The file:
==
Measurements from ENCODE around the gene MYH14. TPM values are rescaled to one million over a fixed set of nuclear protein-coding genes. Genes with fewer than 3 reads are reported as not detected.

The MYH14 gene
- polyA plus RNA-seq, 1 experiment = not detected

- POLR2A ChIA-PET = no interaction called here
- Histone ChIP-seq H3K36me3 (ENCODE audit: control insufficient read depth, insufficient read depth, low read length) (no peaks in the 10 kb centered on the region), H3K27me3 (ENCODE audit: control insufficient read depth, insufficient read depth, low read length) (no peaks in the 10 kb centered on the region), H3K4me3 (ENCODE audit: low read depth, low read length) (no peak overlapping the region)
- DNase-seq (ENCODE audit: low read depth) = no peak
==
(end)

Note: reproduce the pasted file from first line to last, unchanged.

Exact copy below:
Measurements from ENCODE around the gene MYH14. TPM values are rescaled to one million over a fixed set of nuclear protein-coding genes. Genes with fewer than 3 reads are reported as not detected.

The MYH14 gene
- polyA plus RNA-seq, 1 experiment = not detected

- POLR2A ChIA-PET = no interaction called here
- Histone ChIP-seq H3K36me3 (ENCODE audit: control insufficient read depth, insufficient read depth, low read length) (no peaks in the 10 kb centered on the region), H3K27me3 (ENCODE audit: control insufficient read depth, insufficient read depth, low read length) (no peaks in the 10 kb centered on the region), H3K4me3 (ENCODE audit: low read depth, low read length) (no peak overlapping the region)
- DNase-seq (ENCODE audit: low read depth) = no peak